Did you know that there are many people living with dementia today who don’t even know that they have the condition? Scientists are only starting to understand dementia and are finding that most people don’t understand what it is or what the symptoms even are. If you’d like to learn more, here are 5 things you likely didn’t know about dementia that could help you or a loved one with the condition.
Dementia doesn’t discriminate but women tend to be diagnosed more often than men. Some scientists believe it’s because women tend to have longer lifespans. Other studies have found a correlation between dementia and those who live in lower-income areas. Since women are also more likely to receive lower pay than men and live in lower-income areas, they are more likely to develop the condition.
Many people get Alzheimer’s and dementia mixed up. Although it’s true they are related, dementia is not a disease. It is an umbrella term for a group of symptoms that affect thinking, remembering and reasoning. On the other hand, Alzheimer’s is a disease that is a symptom of dementia. It is the most common form of dementia that is a progressive brain disorder, leading to memory loss, confusion, disorientation, and communication impairment.
In the middle to later stages of most types of dementia, a person can start to behave differently than they did before. Some typical changes include restless behavior, sleep disturbance, anxiousness, insecurity, agitation, and aggression. Leading an active lifestyle can help to minimize these behavioural changes.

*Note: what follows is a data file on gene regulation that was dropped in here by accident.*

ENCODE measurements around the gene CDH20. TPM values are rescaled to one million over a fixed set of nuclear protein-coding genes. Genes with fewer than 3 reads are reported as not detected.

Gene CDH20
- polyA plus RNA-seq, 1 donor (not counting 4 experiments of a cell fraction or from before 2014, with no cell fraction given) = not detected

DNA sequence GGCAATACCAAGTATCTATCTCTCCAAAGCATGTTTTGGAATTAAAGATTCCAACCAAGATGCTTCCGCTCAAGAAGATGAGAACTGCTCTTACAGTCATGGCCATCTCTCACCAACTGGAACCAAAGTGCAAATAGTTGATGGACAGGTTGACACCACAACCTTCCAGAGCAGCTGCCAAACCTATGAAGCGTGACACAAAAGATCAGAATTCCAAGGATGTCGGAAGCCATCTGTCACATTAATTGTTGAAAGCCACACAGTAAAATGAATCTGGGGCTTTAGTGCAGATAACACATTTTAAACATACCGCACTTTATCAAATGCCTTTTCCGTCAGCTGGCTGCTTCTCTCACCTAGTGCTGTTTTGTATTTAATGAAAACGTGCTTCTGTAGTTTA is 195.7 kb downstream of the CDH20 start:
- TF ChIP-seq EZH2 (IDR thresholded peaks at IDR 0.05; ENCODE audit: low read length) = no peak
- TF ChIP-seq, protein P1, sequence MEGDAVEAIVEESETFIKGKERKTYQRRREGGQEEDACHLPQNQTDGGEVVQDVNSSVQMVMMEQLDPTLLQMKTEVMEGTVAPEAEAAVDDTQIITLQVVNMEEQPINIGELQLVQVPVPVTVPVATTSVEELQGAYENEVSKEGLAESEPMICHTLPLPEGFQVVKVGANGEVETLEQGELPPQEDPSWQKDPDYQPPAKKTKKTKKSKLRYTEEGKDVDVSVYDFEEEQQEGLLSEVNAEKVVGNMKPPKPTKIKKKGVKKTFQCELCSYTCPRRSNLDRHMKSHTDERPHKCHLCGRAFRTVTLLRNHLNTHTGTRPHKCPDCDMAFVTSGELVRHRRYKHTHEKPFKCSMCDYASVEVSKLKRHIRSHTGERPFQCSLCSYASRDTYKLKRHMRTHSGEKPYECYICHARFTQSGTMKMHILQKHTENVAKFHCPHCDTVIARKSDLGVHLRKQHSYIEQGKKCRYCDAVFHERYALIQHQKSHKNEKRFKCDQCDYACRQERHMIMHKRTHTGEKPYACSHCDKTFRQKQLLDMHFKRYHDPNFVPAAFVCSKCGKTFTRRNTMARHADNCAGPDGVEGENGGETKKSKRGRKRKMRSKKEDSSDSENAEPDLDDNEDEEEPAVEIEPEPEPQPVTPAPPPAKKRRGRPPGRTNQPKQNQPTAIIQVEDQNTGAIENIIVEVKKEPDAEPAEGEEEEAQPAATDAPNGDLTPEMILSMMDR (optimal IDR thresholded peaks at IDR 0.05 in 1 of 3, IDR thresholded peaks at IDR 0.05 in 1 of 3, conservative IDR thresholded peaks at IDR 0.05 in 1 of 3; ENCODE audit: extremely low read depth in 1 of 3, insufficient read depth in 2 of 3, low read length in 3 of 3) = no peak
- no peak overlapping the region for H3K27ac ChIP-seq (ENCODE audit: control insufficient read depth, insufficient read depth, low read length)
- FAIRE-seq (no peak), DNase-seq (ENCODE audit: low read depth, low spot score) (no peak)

To date, there is no cure for dementia. Treatments are, however, available to help manage the symptoms. Fortunately, many of the causes can be prevented including diabetes, hearing loss, poor diet, and brain injury.
Life doesn’t have to stop when you have dementia. Many people lead fulfilling and active lifestyles even years after the diagnosis. Finding a caregiver and support group that specializes in dementia can greatly help to better manage the condition and allow you to lead an independent life for as long as possible.
If you or a loved one has recently been diagnosed with dementia or are struggling with the condition, our private care team can help. A C-Care nurse is ready to listen to all your needs and provide you with the care and support that you need. We can arrange for home care or facility care for as little or as much time as needed. To find out more about what we do and how we can help, reach out to us today.
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